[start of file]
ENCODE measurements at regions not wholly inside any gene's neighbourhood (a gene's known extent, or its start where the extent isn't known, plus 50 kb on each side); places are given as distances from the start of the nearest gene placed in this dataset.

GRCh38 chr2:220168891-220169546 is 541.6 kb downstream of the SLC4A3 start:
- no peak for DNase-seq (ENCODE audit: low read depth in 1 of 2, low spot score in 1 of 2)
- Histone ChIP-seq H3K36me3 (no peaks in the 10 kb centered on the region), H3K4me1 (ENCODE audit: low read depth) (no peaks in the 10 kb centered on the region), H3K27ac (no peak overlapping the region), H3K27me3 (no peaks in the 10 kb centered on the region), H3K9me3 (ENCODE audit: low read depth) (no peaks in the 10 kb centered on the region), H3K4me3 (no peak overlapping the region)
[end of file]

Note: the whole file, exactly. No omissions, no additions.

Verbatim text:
ENCODE measurements at regions not wholly inside any gene's neighbourhood (a gene's known extent, or its start where the extent isn't known, plus 50 kb on each side); places are given as distances from the start of the nearest gene placed in this dataset.

GRCh38 chr2:220168891-220169546 is 541.6 kb downstream of the SLC4A3 start:
- no peak for DNase-seq (ENCODE audit: low read depth in 1 of 2, low spot score in 1 of 2)
- Histone ChIP-seq H3K36me3 (no peaks in the 10 kb centered on the region), H3K4me1 (ENCODE audit: low read depth) (no peaks in the 10 kb centered on the region), H3K27ac (no peak overlapping the region), H3K27me3 (no peaks in the 10 kb centered on the region), H3K9me3 (ENCODE audit: low read depth) (no peaks in the 10 kb centered on the region), H3K4me3 (no peak overlapping the region)